Glass bedding rifle stocks makes a rifle more accurate by lifting the barrel of the gun out of the wooden rifle bed. The wood of a stock can shrink and swell depending on weather conditions, in turn applying pressure to the gun barrel and potentially altering the flight pattern of the bullet. By lifting the barrel out of the rifle bed, glass bedding eliminates the pressures of the wood stock and allows the barrel to "float" freely, producing consistent and accurate shots. Glass bedding rifle stocks is not difficult if a general process is followed.
Use the screwdriver to remove the bolt partway up the stock that holds the gun barrel to the stock itself. Slide the bolt out and then slide the barrel, action and trigger assembly out of the stock as one big piece.
Set the barrel assembly aside and use the Dremel tool to remove material from the stock inside the trigger and action boxes inside the gun stock. Attach a wooden removal attachment to the Dremel and slowly sand away around 1/4-1/2 inch of wood inside the holes cut for the action assembly.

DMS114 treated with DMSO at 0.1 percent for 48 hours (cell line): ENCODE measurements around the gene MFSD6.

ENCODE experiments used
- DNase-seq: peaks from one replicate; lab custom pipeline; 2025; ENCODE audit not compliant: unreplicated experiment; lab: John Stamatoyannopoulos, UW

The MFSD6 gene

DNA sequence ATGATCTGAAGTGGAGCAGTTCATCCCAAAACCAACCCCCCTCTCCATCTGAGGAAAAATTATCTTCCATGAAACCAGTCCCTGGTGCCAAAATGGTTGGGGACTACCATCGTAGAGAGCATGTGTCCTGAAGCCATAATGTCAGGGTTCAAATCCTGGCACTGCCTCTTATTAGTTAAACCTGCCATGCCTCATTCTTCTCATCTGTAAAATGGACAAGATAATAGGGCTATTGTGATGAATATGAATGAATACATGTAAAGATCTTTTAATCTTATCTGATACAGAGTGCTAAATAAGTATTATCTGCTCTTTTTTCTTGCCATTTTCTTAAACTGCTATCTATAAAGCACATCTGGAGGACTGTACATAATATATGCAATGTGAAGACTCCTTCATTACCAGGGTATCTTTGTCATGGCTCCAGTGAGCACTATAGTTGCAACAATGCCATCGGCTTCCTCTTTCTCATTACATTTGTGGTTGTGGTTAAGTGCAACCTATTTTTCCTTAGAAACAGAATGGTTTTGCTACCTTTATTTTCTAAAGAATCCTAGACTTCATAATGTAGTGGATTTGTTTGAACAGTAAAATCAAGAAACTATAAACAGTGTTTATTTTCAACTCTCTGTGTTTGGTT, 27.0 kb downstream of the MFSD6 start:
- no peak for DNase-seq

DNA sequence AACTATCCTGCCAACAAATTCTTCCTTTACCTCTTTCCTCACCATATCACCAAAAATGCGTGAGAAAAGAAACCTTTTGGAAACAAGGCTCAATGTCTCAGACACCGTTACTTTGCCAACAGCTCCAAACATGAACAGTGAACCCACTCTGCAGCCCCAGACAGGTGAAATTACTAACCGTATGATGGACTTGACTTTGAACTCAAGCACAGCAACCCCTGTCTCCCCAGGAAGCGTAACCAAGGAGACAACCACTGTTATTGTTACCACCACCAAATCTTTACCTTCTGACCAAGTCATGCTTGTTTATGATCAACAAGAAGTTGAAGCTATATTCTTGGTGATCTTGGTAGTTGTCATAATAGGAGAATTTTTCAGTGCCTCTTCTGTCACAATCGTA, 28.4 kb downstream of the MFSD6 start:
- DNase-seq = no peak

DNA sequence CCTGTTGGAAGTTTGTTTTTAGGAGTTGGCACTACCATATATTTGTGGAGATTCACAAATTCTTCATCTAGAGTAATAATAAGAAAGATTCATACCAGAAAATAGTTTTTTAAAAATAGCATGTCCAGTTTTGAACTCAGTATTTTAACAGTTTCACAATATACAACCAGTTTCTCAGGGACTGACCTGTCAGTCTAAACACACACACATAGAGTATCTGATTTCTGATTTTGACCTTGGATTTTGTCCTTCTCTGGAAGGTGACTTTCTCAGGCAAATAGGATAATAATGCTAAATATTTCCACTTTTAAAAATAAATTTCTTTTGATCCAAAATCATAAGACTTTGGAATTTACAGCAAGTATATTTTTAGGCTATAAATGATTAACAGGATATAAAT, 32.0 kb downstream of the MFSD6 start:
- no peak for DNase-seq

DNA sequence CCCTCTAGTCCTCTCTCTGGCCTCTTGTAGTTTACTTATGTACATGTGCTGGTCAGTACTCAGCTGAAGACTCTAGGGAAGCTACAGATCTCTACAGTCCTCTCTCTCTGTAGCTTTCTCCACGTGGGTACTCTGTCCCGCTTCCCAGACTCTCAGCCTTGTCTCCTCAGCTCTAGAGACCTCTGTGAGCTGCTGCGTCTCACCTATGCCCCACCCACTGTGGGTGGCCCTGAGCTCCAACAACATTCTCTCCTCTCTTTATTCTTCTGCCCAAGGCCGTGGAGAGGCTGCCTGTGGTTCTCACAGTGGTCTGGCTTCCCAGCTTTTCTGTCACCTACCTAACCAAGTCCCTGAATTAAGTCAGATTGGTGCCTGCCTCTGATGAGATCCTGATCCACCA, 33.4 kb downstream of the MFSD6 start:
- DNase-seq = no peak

Use the sandpaper to sand all of the surfaces on the interior of the stock, including the length of the barrel groove. Mix the glass gel with the hardener from the glass embedding kit and then spread a thin layer of the gel (1/4-1/2 inch) along all surfaces on the stock's interior that the gun barrel or trigger assembly will touch. Allow to dry until tacky.
Install the barrel, action and trigger assembly and reattach the stock to the barrel with the mounting bolt on the front portion of the stock itself. Allow the gun to sit undisturbed overnight.
Remove the mounting bolt from the gun the next morning and pop the barrel, action and trigger assembly free from the glass. This may take some elbow grease as the action and barrel will fit very tightly into the stock.
Reinstall the barrel, action and mounting bolt and tighten it down completely.
Items you will need
- Dremel tool and wood attachments
- Glass embedding kit
- Make sure the gun is unloaded at all times during this procedure.